The Perfect Pigment To Resin Ratios

The Perfect Pigment To Resin Ratios

Click here to purchase our resin and glow in the dark powder!

Click here to purchase our pearl pigments!

Click here to purchase our thermochromic pigments!

You have the image of a finished product in your mind. You have all of your materials in front of you. As you get ready to immerse yourself in the creation of your work of art, you freeze. What ratio should you use?

If this has ever been you, (or this is currently you and this situation is what has brought you to this blog post) look no further! Listed below are all of the ratios you need to know when mixing our products with one another to get you the best results, regardless of the nature of your project. 

Resin to Hardener Ratio:

Measure epoxy resin and hardener to a perfect 1:1 ratio by volume. Mix thoroughly and consistently for 3-5 minutes until there are no streaks. This ratio must be followed precisely in order for you resin piece to cure properly.

Glow Powder to Resin Ratio:

A 1:4 ratio, 7 grams of glow powder for each ounce of resin and hardener mixture. This ratio is designed to give your resin piece the brightest and longest-lasting glow. However, there is room for experimentation if you wish to use more or less glow powder. 

Pigment Powder to Clear Paint Medium:

A 1:4 ratio of pigment powder to clear paint medium. This ratio is designed to give your paint the brightest and longest-lasting glow. However, there is room for experimentation if you wish to use more or less glow powder. 

Pearlescent Powder to Resin Ratio:

1 Gram of Pearlescent Pigment Powder for every ounce of resin and hardener mixture. We believe this to be the perfect ratio when using our pearl powders with our resin, however, you may use more or less pearlescent powder to your resin to get your desired effect. 

 Thermochromic Powder to Resin Ratio:

1 Gram of Thermochromic Pigment Powder for every ounce of resin and hardener mixture. We believe this is the perfect ration when using our thermochromic powder with our resin, but feel free to experiment with this ratio if you feel a different ratio would better achieve your desired effect. 

 

Tag us in your art with #artnglow and tell us what ratio you used. Did our "perfect" ratios work for you, or did you experiment and find one that worked better for your piece? We can't wait to see what you create!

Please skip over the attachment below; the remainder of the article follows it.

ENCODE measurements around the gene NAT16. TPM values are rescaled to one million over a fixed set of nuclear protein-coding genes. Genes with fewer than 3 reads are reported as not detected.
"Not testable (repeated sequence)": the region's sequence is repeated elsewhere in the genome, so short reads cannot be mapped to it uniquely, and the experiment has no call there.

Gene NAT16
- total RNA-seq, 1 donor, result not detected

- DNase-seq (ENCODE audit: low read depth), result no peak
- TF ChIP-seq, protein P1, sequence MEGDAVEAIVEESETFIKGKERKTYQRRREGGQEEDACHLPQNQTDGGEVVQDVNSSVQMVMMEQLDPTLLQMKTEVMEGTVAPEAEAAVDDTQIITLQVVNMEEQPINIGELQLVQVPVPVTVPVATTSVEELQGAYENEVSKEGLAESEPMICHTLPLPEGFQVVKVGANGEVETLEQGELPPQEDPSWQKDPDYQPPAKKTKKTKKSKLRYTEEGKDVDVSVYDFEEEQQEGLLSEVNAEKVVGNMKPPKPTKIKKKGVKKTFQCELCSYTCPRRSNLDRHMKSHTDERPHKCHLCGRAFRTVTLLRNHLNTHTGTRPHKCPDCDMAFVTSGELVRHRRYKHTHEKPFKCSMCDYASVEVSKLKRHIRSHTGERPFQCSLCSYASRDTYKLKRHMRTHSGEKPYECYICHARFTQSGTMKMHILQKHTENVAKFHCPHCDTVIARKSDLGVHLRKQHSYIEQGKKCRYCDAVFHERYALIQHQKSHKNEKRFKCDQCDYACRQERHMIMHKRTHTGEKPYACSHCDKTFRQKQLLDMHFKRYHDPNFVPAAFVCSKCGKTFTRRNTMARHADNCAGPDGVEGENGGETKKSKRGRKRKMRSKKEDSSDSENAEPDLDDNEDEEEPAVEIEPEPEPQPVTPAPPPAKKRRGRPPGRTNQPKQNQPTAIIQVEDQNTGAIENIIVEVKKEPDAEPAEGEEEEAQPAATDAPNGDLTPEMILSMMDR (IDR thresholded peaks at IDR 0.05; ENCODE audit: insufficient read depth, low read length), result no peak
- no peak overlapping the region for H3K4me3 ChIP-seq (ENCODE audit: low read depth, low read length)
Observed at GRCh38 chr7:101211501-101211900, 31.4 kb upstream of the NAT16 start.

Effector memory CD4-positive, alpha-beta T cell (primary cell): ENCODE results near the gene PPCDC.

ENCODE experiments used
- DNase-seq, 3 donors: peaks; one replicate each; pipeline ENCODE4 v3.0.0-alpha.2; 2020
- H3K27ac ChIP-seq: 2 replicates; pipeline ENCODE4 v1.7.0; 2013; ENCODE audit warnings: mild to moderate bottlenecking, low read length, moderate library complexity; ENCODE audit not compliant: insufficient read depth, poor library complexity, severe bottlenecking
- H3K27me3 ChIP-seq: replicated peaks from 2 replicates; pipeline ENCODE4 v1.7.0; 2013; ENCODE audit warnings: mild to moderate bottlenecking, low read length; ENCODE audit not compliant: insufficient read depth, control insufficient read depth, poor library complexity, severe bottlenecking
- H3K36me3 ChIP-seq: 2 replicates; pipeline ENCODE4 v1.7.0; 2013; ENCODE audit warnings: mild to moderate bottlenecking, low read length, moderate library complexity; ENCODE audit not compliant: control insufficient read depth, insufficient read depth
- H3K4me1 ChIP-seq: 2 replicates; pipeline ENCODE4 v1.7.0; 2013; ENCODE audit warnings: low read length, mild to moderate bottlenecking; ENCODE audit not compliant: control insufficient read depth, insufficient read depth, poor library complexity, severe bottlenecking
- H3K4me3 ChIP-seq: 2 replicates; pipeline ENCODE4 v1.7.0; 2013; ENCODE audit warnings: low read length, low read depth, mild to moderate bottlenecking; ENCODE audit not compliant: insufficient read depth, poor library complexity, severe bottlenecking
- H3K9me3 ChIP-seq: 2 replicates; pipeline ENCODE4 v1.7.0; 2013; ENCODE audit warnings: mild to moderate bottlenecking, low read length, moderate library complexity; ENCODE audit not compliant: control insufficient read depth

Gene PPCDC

8 comments

  • Ashley at Art 'N Glow

    Hello Carl,

    Sounds like you have some neat projects in the works! We’d love to see how they both turn out :) And if you post your work on social media, don’t forget to tag us using @artnglow and #artnglow for a chance to be featured on our pages!

  • Carl E Thacker

    Aloha I’m about to fill an amazing wood carving (first one) with fiberglass resin. I plan to use the powder and also different liquid dyes for separate pours. I would be happy to let you know how it goes and send photos. I Used the blue pigment for the tip of an orgonite pyramid. I will also use the extra resin from this project to fill-in the relief holes I put in the pyramid.. It’s awesome! I’m so stoked with your product

  • Ashley at Art 'N Glow

    Hello Tom,

    Great question! There is room for experimentation using more than 7 grams of glow powder per ounce of resin. This would make your resin more opaque since the pigment would be more concentrated, however it may provide a slightly brighter glow! We would recommend doing some test batches before adding too much more powder to a larger product, as too much pigment could prevent the resin from curing properly.

  • tom gridley

    can you safely add more than a 7 gram to one oz ratio to the epoxy mix? If so, is there any benifit to doing so ?

  • Ashley at Art 'N Glow

    Hello Cynthia,

    The dimples or divots that you are experiencing throughout your resin coat are potentially a product of over-torching. Over-torching is what happens when you hold a flame too close to your freshly-resined surface, or if you hold the torch for too long in one place. This may also occur if your resin is too cold (we recommend it to be 72-78 degrees F). When removing bubbles, constantly keep your torch moving in a back-and-forth motion. Also, beware not to hold the torch too closely to the resin surface – you want to barely kiss the surface of your resin with the flame. You can fix your resin coat by sanding it down and adding a finishing layer. Sanding will help to remove the dimples and other imperfections, as well as create a rougher surface for your final resin coat to adhere to. After sanding, use a paper towel, damp with water or rubbing alcohol, to remove all residue and traces of dust. Then simply mix enough fresh resin to add a thin top coat, allow to cure for 48-72 hrs, and voila! Your piece is finished, free of imperfections :)

Leave a comment

Please note, comments must be approved before they are published